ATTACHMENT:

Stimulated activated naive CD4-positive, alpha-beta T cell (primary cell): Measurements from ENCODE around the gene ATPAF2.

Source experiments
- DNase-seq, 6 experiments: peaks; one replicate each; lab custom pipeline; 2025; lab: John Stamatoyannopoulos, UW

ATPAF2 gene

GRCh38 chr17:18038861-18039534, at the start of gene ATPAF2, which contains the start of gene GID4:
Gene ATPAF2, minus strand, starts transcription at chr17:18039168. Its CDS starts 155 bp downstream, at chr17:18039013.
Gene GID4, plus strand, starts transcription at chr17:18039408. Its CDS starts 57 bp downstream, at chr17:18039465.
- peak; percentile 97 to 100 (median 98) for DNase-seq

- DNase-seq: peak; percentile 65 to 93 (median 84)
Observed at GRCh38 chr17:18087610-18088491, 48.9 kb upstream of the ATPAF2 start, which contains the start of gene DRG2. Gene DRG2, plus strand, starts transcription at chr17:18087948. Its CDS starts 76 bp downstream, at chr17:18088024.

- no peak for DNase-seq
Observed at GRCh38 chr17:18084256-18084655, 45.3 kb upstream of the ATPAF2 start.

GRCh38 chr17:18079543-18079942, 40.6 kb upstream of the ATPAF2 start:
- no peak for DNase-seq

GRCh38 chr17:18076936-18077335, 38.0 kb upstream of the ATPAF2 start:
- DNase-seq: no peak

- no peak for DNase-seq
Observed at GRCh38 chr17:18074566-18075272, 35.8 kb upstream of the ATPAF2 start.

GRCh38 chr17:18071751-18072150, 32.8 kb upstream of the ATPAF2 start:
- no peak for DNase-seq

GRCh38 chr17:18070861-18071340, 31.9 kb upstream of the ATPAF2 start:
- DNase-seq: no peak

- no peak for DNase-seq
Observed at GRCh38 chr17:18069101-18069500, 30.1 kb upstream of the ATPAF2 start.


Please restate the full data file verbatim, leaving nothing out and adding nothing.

Stimulated activated naive CD4-positive, alpha-beta T cell (primary cell): Measurements from ENCODE around the gene ATPAF2.

Source experiments
- DNase-seq, 6 experiments: peaks; one replicate each; lab custom pipeline; 2025; lab: John Stamatoyannopoulos, UW

ATPAF2 gene

GRCh38 chr17:18038861-18039534, at the start of gene ATPAF2, which contains the start of gene GID4:
Gene ATPAF2, minus strand, starts transcription at chr17:18039168. Its CDS starts 155 bp downstream, at chr17:18039013.
Gene GID4, plus strand, starts transcription at chr17:18039408. Its CDS starts 57 bp downstream, at chr17:18039465.
- peak; percentile 97 to 100 (median 98) for DNase-seq

- DNase-seq: peak; percentile 65 to 93 (median 84)
Observed at GRCh38 chr17:18087610-18088491, 48.9 kb upstream of the ATPAF2 start, which contains the start of gene DRG2. Gene DRG2, plus strand, starts transcription at chr17:18087948. Its CDS starts 76 bp downstream, at chr17:18088024.

- no peak for DNase-seq
Observed at GRCh38 chr17:18084256-18084655, 45.3 kb upstream of the ATPAF2 start.

GRCh38 chr17:18079543-18079942, 40.6 kb upstream of the ATPAF2 start:
- no peak for DNase-seq

GRCh38 chr17:18076936-18077335, 38.0 kb upstream of the ATPAF2 start:
- DNase-seq: no peak

- no peak for DNase-seq
Observed at GRCh38 chr17:18074566-18075272, 35.8 kb upstream of the ATPAF2 start.

GRCh38 chr17:18071751-18072150, 32.8 kb upstream of the ATPAF2 start:
- no peak for DNase-seq

GRCh38 chr17:18070861-18071340, 31.9 kb upstream of the ATPAF2 start:
- DNase-seq: no peak

- no peak for DNase-seq
Observed at GRCh38 chr17:18069101-18069500, 30.1 kb upstream of the ATPAF2 start.